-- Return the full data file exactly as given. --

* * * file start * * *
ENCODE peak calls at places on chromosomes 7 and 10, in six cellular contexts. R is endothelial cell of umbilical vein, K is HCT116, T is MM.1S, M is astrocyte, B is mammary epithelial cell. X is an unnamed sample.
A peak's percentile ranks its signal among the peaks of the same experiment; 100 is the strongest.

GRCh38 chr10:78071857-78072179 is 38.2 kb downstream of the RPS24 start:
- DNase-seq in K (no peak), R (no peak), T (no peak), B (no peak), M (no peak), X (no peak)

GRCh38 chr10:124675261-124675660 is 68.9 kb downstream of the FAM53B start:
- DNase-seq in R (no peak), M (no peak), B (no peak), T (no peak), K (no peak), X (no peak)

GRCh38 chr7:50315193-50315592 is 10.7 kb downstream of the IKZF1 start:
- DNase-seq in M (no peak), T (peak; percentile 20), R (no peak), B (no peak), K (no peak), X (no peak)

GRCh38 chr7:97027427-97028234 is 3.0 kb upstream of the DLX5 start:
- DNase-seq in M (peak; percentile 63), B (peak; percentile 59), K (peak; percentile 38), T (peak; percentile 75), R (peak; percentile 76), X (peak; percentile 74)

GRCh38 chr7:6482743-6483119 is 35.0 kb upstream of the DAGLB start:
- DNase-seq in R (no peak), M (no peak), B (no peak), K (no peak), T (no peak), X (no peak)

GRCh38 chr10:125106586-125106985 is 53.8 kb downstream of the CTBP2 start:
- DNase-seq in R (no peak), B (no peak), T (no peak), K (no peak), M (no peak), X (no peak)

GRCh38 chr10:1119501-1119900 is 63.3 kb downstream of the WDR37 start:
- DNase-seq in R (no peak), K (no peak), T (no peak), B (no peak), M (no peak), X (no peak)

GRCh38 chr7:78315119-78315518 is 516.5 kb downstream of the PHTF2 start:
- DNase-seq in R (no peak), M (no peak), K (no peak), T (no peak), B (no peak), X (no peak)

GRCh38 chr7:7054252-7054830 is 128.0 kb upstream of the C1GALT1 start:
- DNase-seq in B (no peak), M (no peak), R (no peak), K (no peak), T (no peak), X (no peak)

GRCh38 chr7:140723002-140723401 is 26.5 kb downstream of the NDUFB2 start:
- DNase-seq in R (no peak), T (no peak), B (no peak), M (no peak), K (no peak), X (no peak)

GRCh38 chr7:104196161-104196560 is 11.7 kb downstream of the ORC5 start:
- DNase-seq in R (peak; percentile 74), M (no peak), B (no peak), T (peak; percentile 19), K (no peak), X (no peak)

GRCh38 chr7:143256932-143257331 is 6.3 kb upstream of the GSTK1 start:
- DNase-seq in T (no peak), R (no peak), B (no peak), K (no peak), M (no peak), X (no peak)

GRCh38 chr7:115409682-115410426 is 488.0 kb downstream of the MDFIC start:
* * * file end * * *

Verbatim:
ENCODE peak calls at places on chromosomes 7 and 10, in six cellular contexts. R is endothelial cell of umbilical vein, K is HCT116, T is MM.1S, M is astrocyte, B is mammary epithelial cell. X is an unnamed sample.
A peak's percentile ranks its signal among the peaks of the same experiment; 100 is the strongest.

GRCh38 chr10:78071857-78072179 is 38.2 kb downstream of the RPS24 start:
- DNase-seq in K (no peak), R (no peak), T (no peak), B (no peak), M (no peak), X (no peak)

GRCh38 chr10:124675261-124675660 is 68.9 kb downstream of the FAM53B start:
- DNase-seq in R (no peak), M (no peak), B (no peak), T (no peak), K (no peak), X (no peak)

GRCh38 chr7:50315193-50315592 is 10.7 kb downstream of the IKZF1 start:
- DNase-seq in M (no peak), T (peak; percentile 20), R (no peak), B (no peak), K (no peak), X (no peak)

GRCh38 chr7:97027427-97028234 is 3.0 kb upstream of the DLX5 start:
- DNase-seq in M (peak; percentile 63), B (peak; percentile 59), K (peak; percentile 38), T (peak; percentile 75), R (peak; percentile 76), X (peak; percentile 74)

GRCh38 chr7:6482743-6483119 is 35.0 kb upstream of the DAGLB start:
- DNase-seq in R (no peak), M (no peak), B (no peak), K (no peak), T (no peak), X (no peak)

GRCh38 chr10:125106586-125106985 is 53.8 kb downstream of the CTBP2 start:
- DNase-seq in R (no peak), B (no peak), T (no peak), K (no peak), M (no peak), X (no peak)

GRCh38 chr10:1119501-1119900 is 63.3 kb downstream of the WDR37 start:
- DNase-seq in R (no peak), K (no peak), T (no peak), B (no peak), M (no peak), X (no peak)

GRCh38 chr7:78315119-78315518 is 516.5 kb downstream of the PHTF2 start:
- DNase-seq in R (no peak), M (no peak), K (no peak), T (no peak), B (no peak), X (no peak)

GRCh38 chr7:7054252-7054830 is 128.0 kb upstream of the C1GALT1 start:
- DNase-seq in B (no peak), M (no peak), R (no peak), K (no peak), T (no peak), X (no peak)

GRCh38 chr7:140723002-140723401 is 26.5 kb downstream of the NDUFB2 start:
- DNase-seq in R (no peak), T (no peak), B (no peak), M (no peak), K (no peak), X (no peak)

GRCh38 chr7:104196161-104196560 is 11.7 kb downstream of the ORC5 start:
- DNase-seq in R (peak; percentile 74), M (no peak), B (no peak), T (peak; percentile 19), K (no peak), X (no peak)

GRCh38 chr7:143256932-143257331 is 6.3 kb upstream of the GSTK1 start:
- DNase-seq in T (no peak), R (no peak), B (no peak), K (no peak), M (no peak), X (no peak)

GRCh38 chr7:115409682-115410426 is 488.0 kb downstream of the MDFIC start: